Oh and speaking of supernatural and the occult, the 2000s have been great for Sorority Horror fans who love sci-fi and fantasy! The villains in 2005’s Insecticidal were gigantic bugs accidentally created by one of the sisters. And worth mentioning, it’s the only movie in 40 years to feature a lesbian character. Initiation from 2006 was filled with witches, and so was Alpha Girls from 2013. The Haunting of Sorority Row from 2007, with the first and only protagonist of color, and Haunted House On Sorority Row from 2014 both get the job done if you’re in the mood for ghosts and vengeful spirits. Interestingly, Haunted House also is the most feminist movie of the bunch, with positive messaging about sororities as service organizations and being a survivor of sexual abuse. Yeah, we didn’t see that coming either, especially since its production value was among the worst we saw.
Most of all of these movies veer into C-, if not D-level cinema, with The Sleeper and Die Die Delta Pi being additional examples that are fun if you have the proper constitution, but are torturous for the average person. But because it’s the 2000s, there are remakes to consider! The same year ABC revived Initiation of Sarah, Black Christmas was pulled from the archives to deliver more blood and brutality than its predecessor could get away with in 1974. It was a who’s who of 2006 It Girls like Mary Elizabeth Winstead, Katie Cassidy, Lacey Chabert, and Michelle Trachtenberg. Yes, please!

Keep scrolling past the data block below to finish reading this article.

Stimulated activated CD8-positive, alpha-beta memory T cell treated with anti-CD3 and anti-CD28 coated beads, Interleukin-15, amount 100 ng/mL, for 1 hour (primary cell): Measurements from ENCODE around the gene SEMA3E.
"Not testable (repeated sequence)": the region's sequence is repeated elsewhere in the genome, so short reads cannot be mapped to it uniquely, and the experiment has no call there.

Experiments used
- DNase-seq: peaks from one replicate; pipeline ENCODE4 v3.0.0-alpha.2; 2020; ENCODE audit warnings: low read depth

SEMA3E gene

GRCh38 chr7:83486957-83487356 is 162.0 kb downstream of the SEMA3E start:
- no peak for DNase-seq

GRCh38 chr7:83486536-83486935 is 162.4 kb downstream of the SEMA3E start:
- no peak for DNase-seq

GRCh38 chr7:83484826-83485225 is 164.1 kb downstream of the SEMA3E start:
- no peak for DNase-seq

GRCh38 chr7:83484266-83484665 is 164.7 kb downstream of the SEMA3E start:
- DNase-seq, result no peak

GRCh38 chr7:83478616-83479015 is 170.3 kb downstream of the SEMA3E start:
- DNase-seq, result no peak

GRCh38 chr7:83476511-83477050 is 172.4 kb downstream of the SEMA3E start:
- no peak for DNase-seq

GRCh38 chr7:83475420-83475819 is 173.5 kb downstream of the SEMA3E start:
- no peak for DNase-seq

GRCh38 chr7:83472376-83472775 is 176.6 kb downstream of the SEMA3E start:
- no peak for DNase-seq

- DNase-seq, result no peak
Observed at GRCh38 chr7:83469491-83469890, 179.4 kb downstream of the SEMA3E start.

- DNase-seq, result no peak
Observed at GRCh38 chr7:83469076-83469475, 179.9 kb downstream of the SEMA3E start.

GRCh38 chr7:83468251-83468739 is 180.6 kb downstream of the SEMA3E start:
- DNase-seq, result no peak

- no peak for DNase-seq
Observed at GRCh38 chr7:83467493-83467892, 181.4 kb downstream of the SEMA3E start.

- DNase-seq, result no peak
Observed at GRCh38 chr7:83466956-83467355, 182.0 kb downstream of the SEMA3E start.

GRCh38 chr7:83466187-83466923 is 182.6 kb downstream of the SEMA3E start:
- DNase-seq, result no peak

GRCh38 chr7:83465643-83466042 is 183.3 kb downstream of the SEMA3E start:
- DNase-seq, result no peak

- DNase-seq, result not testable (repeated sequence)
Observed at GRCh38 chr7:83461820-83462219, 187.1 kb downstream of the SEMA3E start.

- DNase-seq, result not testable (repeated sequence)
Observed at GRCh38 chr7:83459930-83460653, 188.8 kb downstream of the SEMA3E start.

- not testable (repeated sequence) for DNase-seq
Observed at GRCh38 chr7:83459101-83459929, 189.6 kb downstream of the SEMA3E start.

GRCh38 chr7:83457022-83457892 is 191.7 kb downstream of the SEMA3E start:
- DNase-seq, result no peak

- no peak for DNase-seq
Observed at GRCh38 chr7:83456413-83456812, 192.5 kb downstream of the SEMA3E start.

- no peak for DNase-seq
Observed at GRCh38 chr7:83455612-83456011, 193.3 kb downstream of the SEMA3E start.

And here’s a fun fact for you: The house in Black Christmas ’06 is Delta Alpha Kappa, making it part of what we’re going to call the proud Alpha Delta Theta tradition. Besides the original Christmas from ’74, every house in the Sorority Horror genre that discloses its letters incorporates either Alpha, Delta, or Theta in its name, with Delta showing up in nine out of 19 possible situations and being the only letter to rise to the prestige of title status (Delta Delta Die and Die Die Delta Pi). We do this for the little things.
But the one ring to rule them all is the 2009 remake of The House on Sorority Row, efficiently titled Sorority Row. While the original Black Christmas might be the best movie in the Sorority Horror set, Sorority Row is the best all-out slasher. It’s got tons of dark humor that is genuinely funny. It’s got all your favorite character stereotypes from the 1980s (the Girl of Loose Morals is actually nicknamed “Chugs”). It’s got group showering, a highly motivated killer, a deadly prank that binds the sisters together even as it tears them apart, multiple raging house parties, and a kick-ass House Mom in the form of Carrie Fisher with a shotgun! In short: This movie has everything.
The Scream Queens Era: Present Day
And so, after 40 years of a few hits and more than a few misses, we arrive at Scream Queens, with which Ryan Murphy will put his mark on the genre in the most 2015 way possible: by turning it into a TV show! We know we’ll have a masterful HBIC in the form of Kappa Kappa Gamma’s leader, Chanel Oberlin (played by TV’s current bad girl du jour, Emma Roberts). We know there will be a Deadly Secret kept under a Till the Grave Oath that puts everyone in danger. And since it’s Murphy, we can be damn sure there’s plenty of High Stakes Hazing.
If anyone can turn the short shelf life of slasher horror into a multi-season success story, Murphy has to be the man for the job. If he can’t do it no one can. So when you tune in to Scream Queens tonight, know that so much came before this moment to make it possible. There were hundreds of gallons of fake blood spilled. Dozens of bras discarded. And, most importantly, an army of unsung hero actresses who thanklessly gave their on-screen lives for the sick voyeur in all of us. It is for you, anonymous sorority girls, that we watch and we binge. Sisters for life!